|T6||Previous infection + 2 shots||120.9|
|2 shots with COVID between T4 and T5||3699.9|
|2 shots with COVID between T5 and T6||6805.3|
|Boosted and no COVID infection during trial||2618.4|
The study concluded that “boosting was associated with higher IgG levels.” It could equally have concluded that “COVID infection was associated with higher IgG levels.” But, as we've seen, antibody levels are not indicative of susceptibility to infection.
Given that these results have major implications for future of COVID “vaccine” programs we would have expected the authors conclusions to reflect this. Let's take a look:
- There is no correlation between antibody levels and protection from infection:
Our study ... highlights the limits of using circulating IgG to determine immunogenicity ... A better understanding of how IgG levels correlate with protection [is] required, especially where ... calls for further doses beyond a single booster are beginning to be made.
- Significant levels of antibodies do not translate into significant protection from infection:
Infected individuals had high circulating IgG levels just prior to infection … and would have been considered strongly positive on any routine serology test. These elements suggest circulating IgG levels are not a robust predictor of protection against infection or disease.
- Something other than antibodies is responsible for immunity:
Evidence demonstrates the persistence and importance of cellular immunity, both B and T cell … none of which are routinely available for diagnostic purposes ... [and therefore] it is not currently possible to easily determine correlates of protection for covid-19.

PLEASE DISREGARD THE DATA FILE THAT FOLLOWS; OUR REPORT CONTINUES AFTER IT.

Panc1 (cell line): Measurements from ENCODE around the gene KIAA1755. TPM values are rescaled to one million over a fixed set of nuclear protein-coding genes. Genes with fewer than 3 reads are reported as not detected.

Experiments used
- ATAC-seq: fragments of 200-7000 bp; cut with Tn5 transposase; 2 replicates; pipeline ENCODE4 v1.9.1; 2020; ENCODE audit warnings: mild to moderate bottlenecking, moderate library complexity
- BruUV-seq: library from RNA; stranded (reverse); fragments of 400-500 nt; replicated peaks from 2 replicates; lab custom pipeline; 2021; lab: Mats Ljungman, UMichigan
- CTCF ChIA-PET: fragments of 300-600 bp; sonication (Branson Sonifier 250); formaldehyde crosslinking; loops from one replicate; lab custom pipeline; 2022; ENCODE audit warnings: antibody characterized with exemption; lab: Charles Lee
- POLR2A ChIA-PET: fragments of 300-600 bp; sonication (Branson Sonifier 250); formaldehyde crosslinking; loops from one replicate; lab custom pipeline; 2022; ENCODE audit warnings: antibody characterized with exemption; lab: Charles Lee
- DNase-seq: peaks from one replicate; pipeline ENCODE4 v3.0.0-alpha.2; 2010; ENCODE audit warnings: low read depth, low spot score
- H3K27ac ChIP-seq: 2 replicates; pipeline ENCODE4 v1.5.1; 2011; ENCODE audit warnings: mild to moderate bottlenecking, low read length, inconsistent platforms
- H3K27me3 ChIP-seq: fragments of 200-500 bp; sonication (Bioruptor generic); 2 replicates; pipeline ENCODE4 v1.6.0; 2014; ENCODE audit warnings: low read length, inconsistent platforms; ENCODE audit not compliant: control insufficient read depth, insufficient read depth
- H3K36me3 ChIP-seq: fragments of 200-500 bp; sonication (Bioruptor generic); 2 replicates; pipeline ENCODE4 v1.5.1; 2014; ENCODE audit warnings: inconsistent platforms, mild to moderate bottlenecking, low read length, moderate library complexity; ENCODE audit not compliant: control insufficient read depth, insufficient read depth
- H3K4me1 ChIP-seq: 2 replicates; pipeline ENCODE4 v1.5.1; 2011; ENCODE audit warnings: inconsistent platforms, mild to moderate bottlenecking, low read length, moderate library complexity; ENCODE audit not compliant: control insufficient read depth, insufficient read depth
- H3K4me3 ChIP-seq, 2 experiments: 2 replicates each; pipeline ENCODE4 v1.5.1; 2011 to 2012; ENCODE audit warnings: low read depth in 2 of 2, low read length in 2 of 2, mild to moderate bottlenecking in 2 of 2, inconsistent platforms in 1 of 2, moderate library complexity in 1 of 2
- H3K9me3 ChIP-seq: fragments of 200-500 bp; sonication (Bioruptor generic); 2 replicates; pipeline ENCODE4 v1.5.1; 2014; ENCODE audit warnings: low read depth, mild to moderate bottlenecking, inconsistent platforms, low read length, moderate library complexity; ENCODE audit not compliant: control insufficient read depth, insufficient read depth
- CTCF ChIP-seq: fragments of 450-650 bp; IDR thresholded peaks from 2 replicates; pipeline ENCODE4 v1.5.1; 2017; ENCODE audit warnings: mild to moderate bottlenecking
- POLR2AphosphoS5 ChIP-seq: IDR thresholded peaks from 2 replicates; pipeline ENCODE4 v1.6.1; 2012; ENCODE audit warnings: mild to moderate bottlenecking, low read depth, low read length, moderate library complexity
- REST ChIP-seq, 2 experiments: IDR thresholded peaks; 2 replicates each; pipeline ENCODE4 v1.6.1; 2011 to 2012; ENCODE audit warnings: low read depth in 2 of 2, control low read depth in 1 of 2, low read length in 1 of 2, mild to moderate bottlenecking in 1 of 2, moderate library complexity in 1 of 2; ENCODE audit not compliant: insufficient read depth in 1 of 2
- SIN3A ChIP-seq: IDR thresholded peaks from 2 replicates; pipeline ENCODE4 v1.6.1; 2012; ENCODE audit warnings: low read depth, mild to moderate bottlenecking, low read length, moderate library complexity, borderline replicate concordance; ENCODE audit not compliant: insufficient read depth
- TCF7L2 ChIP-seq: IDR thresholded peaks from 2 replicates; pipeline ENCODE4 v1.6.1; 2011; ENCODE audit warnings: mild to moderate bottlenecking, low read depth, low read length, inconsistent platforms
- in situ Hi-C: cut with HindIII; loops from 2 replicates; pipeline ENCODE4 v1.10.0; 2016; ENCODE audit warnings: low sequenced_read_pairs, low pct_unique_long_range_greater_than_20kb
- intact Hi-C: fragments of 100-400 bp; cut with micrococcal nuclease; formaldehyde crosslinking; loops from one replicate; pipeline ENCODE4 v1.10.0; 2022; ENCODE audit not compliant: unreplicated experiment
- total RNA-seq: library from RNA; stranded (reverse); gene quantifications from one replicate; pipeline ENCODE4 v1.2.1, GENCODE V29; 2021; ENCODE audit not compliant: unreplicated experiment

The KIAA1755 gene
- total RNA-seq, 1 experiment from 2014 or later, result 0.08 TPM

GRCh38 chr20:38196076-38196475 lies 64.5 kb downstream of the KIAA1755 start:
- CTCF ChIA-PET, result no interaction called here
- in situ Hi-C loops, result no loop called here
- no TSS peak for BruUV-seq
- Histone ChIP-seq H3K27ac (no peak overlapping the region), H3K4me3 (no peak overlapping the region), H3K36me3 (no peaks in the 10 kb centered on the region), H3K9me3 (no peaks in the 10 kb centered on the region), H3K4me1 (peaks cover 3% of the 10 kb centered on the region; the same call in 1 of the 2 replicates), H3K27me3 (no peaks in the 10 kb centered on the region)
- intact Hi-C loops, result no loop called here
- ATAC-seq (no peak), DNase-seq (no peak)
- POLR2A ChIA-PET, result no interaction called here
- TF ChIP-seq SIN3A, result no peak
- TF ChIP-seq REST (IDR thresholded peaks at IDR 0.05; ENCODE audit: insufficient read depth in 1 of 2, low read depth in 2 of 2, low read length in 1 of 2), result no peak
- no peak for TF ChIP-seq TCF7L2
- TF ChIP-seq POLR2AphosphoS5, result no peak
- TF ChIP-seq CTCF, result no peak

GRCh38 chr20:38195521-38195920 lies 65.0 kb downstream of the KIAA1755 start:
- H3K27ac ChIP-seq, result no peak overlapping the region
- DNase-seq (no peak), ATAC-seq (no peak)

- Boosters are a good idea:
Our study supports widespread boosting in all age groups from the immunogenicity perspective … widespread boosting policies may be beneficial...
The first three conclusions are indisputable based on the trial’s results and have been corroborated by other studies.
The fourth conclusion is simply bizarre.
After accepting that antibody levels do not correlate with immunity, how can serious scientists argue that boosters are advisable because they increase antibody levels?
There are other conclusions that may also be reasonably drawn:
- Natural immunity is superior to immunity conferred by COVID shots (which shouldn’t be news by now, but will be to many). Furthermore, serological testing is a waste of time and money (since it tests for antibody levels.)
- All research studies that claim to show COVID shots confer protection from COVID infection and/or serious disease and/or death based on subsequent increased antibody levels are false. These include Pfizer’s trials for the 5 to 11 age group and its trials for the 6 months to 5 years age group.
- The oh-so-numerous claims by government officials and healthcare representatives that boosters are necessary because of falling antibody levels are nothing more than hot air.